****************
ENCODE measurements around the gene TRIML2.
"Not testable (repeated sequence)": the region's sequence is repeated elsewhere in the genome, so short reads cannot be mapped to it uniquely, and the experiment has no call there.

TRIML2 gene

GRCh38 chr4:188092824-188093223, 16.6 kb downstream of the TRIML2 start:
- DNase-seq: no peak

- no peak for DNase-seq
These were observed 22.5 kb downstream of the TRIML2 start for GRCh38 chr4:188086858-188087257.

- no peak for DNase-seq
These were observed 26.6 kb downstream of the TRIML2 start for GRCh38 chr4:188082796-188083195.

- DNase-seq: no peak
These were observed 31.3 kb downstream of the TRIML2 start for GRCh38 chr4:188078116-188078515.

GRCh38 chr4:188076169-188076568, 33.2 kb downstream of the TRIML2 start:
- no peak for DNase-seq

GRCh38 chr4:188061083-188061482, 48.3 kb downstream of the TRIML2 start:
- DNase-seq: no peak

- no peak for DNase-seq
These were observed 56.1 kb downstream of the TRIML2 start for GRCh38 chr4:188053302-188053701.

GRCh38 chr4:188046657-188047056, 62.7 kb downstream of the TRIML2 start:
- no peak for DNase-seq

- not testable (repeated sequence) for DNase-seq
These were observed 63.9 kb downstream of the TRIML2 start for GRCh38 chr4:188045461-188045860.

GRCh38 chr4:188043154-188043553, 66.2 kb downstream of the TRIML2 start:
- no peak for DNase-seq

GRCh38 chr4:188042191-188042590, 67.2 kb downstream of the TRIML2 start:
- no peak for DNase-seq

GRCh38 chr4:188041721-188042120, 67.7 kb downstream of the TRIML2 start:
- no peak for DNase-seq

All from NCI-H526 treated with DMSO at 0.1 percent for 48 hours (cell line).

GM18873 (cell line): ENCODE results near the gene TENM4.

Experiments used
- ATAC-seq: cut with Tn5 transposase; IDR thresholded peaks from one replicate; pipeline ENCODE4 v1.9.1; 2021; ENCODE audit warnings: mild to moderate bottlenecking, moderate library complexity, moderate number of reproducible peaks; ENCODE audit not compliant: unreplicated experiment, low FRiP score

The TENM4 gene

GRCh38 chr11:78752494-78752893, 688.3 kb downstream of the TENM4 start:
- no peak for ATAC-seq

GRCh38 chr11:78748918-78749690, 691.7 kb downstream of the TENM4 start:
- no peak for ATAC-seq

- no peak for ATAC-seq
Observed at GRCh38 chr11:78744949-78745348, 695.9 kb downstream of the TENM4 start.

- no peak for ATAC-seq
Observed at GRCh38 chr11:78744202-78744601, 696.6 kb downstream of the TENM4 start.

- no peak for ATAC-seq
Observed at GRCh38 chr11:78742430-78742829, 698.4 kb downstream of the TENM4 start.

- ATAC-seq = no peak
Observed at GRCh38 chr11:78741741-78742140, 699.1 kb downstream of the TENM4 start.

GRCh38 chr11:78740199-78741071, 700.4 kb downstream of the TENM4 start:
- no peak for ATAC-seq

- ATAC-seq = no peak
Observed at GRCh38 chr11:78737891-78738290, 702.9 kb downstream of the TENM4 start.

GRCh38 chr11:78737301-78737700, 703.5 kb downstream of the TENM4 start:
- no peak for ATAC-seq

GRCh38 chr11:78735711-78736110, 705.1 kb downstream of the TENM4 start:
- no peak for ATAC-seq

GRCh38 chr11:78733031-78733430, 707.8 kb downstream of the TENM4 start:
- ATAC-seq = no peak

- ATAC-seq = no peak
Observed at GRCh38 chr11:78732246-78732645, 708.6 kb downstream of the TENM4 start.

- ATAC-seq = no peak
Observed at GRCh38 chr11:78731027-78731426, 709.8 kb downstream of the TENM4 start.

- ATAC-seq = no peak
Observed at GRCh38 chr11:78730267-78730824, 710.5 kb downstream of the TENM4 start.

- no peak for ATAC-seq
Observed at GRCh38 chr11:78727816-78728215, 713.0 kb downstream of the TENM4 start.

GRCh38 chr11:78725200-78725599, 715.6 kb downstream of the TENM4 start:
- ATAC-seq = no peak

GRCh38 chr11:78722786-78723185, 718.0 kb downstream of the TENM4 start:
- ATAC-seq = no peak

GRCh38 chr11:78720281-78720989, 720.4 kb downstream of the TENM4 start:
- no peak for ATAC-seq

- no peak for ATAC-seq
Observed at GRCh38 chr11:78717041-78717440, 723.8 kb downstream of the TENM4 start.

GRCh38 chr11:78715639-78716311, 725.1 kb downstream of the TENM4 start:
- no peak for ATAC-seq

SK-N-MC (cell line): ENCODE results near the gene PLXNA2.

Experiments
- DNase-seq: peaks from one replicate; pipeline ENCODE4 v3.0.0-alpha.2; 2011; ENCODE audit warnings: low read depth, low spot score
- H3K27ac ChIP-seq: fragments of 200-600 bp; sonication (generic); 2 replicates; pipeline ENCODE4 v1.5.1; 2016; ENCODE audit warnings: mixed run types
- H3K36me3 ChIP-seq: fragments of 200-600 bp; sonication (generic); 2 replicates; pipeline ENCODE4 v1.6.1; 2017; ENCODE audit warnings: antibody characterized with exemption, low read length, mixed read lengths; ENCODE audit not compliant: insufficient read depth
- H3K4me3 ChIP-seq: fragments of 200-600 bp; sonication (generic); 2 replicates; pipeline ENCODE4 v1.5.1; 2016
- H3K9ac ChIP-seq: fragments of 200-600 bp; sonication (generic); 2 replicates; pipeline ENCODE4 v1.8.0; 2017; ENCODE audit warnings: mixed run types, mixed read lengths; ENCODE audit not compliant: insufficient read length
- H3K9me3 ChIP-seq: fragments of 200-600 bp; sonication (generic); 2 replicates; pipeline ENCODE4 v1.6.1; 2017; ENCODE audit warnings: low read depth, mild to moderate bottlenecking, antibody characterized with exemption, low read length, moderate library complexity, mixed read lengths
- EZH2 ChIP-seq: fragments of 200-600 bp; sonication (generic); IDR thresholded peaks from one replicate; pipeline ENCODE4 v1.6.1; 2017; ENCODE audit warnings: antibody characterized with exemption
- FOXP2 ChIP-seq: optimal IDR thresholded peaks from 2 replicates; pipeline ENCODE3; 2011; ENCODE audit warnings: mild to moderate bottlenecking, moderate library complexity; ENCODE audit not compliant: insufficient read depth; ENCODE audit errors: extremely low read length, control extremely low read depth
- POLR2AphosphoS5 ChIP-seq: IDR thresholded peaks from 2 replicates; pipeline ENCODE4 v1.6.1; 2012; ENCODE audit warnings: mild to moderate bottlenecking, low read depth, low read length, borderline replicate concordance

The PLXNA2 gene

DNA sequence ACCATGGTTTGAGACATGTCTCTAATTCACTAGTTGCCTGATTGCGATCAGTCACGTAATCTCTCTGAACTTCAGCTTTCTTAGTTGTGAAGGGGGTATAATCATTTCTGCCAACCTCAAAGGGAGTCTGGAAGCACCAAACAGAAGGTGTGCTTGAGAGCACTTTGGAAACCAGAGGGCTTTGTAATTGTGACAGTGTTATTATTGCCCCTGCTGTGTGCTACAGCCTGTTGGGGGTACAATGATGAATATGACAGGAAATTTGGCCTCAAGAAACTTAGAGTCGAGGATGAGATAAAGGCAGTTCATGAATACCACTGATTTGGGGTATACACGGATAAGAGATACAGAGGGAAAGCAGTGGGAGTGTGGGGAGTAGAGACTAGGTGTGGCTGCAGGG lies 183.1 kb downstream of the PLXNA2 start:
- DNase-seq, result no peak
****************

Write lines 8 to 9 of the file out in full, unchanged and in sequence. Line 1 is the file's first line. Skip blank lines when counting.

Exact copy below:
- no peak for DNase-seq
These were observed 26.6 kb downstream of the TRIML2 start for GRCh38 chr4:188082796-188083195.